Erasmus … “The Prince of Humanists”

Erasmus - by Hans Holbein the Younger

Erasmus – by Hans Holbein the Younger

Erasmus lived in Europe from 1466 until 1536. He was a priest and scholar who loved Christ and his bride. As a predecessor to the coming reformation he contributed to it in a number of important ways, however, he never broke with the papacy or the established church. As a result his importance and role were largely downplayed for centuries.

As the illegitimate son of a Catholic priest and a physician’s daughter orphaned by the plague; Erasmus was hardly positioned for great success and glory. His early education was entrusted to a monastic group, “The Brethren of the Common Life.” Although he would later be critical of certain monastic ideals, Erasmus would go on to appreciate the discipline and order that he learned from the order.

In order to fulfill a desire to study and travel Erasmus joined the Augustinians and was ordained as a priest. Erasmus became the secretary to the bishop of Cambrai who sent him to Paris to study theology. The studies in Paris were rigorous and challenging, but his monastic upbringing prepared him for the studies and the difficulty of the studies would prepare him for his future academic works. As he studied Erasmus developed a love for his studies. It is this love that connected him with a movement of academics called the Humanists. The Humanists were men devoted to the study of the literary works of the past. They were not Humanist based on their belief of the centrality of men, rather on their devotion to the humanities.

Throughout his studies Erasmus began writing and quickly became an accomplished and prolific writer. He would write no fewer than 15 published works and by 1530 between 10 and 20 percent of the published works sold were written by him. His works included titles like; On Free Will, The Praise of Folly, On Civility in Children, Copia: Foundations of the Abundant Style, Julius Exclusus, and Handbook of a Christian Soldier. The last book was a more complete expression of his theology. Erasmus believed that all men were accountable as soldiers of Christ and used a series of military metaphors to express the call to discipline and service. He was critical of the monastic and priestly elites that celebrated their piety, but did little to call others to practical lives of obedience. He was also critical of the engagement in “the vices of the pagans” that he observed at every level of the church leadership. These criticisms would eventually lead him to speak well of Luther’s call for reform even if he disagreed with Luther’s methodology.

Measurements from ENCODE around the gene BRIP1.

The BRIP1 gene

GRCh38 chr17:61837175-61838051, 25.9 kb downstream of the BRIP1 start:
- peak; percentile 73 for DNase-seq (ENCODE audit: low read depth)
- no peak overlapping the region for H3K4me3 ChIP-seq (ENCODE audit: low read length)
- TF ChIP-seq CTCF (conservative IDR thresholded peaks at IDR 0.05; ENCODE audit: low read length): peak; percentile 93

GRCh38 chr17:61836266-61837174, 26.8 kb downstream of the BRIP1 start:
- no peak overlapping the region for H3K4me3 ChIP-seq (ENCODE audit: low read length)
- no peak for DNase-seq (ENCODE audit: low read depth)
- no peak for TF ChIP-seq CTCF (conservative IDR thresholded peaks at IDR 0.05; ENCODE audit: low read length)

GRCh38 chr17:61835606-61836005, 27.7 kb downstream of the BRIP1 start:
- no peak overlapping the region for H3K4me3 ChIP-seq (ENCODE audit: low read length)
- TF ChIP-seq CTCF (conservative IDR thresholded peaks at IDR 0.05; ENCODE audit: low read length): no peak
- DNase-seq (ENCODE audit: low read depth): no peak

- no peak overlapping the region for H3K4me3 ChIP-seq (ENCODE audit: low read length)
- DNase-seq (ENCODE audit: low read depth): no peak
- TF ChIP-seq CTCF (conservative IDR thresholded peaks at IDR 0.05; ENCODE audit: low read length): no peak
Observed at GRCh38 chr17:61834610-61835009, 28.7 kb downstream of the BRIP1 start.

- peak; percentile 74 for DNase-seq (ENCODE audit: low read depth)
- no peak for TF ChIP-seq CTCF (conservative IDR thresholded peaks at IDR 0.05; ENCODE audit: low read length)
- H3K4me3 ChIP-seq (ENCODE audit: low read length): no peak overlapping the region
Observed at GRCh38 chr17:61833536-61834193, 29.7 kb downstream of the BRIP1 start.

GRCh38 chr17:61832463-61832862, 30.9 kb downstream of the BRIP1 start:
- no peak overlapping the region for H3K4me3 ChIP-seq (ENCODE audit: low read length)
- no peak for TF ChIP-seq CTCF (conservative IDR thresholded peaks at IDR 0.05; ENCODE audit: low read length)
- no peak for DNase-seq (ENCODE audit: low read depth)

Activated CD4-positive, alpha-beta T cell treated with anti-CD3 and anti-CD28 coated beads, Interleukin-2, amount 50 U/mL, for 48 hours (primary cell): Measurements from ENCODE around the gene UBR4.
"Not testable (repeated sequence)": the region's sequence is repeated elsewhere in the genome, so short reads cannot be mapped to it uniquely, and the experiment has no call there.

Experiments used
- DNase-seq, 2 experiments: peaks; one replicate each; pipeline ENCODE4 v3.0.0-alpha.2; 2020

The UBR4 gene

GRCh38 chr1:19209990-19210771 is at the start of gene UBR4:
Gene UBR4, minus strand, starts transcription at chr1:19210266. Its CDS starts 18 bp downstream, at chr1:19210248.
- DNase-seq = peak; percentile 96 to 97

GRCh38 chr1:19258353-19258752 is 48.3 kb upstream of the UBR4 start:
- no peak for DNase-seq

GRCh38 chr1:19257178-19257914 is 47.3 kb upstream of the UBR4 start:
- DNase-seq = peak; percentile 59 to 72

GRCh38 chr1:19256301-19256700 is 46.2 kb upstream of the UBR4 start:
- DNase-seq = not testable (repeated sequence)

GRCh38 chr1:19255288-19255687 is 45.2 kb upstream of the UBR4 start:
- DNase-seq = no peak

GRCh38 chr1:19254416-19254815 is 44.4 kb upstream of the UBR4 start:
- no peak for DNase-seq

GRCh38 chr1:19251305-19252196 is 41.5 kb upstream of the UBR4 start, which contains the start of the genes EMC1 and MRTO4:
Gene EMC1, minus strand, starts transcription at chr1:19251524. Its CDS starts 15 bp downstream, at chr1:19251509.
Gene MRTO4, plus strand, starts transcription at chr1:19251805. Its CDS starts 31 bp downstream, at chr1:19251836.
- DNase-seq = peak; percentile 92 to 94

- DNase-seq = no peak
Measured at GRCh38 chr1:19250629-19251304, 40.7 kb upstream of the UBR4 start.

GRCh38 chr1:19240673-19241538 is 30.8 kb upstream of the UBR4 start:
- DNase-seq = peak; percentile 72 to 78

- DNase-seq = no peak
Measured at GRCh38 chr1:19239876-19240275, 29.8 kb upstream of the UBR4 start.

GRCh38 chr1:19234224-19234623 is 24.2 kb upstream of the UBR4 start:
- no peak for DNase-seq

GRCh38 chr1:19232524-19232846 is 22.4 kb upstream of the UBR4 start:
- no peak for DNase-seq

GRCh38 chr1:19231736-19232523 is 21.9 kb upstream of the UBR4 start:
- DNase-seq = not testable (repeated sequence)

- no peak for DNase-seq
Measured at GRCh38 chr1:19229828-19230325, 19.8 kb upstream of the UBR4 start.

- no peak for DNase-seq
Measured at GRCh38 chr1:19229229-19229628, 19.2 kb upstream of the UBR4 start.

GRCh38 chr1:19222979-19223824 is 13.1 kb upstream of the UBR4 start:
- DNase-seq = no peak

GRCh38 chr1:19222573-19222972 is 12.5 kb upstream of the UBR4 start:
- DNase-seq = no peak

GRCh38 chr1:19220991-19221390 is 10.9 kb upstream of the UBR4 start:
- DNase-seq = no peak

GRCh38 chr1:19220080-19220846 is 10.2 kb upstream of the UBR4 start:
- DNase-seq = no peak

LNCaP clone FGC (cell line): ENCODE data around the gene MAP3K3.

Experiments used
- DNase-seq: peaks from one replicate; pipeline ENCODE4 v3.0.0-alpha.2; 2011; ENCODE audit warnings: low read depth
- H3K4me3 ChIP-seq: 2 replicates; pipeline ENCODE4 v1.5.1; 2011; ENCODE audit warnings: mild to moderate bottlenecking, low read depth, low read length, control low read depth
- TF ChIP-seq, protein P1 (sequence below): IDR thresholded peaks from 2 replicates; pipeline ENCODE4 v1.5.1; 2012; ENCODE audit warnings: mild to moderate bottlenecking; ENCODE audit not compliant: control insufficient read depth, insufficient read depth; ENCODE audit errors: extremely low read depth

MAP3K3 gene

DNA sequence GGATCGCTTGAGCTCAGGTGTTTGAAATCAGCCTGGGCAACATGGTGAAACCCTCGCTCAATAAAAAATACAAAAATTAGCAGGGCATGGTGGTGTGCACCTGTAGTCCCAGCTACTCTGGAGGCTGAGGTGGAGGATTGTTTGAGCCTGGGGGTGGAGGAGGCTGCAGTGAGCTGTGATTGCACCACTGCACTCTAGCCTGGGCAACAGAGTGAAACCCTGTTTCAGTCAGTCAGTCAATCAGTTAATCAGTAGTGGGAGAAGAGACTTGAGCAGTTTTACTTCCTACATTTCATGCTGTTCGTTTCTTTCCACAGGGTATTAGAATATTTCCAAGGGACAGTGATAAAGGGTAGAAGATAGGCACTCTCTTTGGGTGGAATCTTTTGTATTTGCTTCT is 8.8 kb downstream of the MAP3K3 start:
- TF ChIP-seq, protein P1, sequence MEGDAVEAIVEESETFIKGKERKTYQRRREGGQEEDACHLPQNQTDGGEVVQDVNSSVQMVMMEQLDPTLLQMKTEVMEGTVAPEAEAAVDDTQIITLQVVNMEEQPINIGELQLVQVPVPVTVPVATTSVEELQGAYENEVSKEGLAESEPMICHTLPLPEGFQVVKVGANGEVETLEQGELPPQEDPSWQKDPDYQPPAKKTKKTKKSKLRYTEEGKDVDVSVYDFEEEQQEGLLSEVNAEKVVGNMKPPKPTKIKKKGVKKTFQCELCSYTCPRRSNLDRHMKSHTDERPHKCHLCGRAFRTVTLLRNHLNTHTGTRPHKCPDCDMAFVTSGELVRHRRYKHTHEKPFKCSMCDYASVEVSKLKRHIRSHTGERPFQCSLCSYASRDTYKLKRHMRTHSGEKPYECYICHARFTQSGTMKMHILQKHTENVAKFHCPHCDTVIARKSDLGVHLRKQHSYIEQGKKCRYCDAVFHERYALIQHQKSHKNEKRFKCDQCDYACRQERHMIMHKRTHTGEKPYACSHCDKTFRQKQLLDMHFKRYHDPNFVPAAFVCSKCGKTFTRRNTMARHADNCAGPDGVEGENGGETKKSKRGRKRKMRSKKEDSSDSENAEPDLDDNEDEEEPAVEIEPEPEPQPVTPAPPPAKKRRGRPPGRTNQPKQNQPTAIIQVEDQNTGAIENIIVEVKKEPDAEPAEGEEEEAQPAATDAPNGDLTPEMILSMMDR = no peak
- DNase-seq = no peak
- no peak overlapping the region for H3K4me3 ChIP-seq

Rotterdam, The Netherlands

Rotterdam, The Netherlands

Erasmus pursued the best theologians around Europe. His studies took him to England as well. While in England he made two enduring relationships that would impact him for the rest of his life. He became fast friends with Thomas More and they remained close for the rest of their lives. The second relationship emerged after Erasmus heard John Colet preach. Colet preached from the Scriptures anew rather than the commentaries that Erasmus had studied in Paris and elsewhere. It is not clear if the theology was distinctly different, but it was clear to Erasmus that it came from a devotion to and an understanding of the text. This kindled within Erasmus a desire for an understanding of the text that was the result of deep study of the text.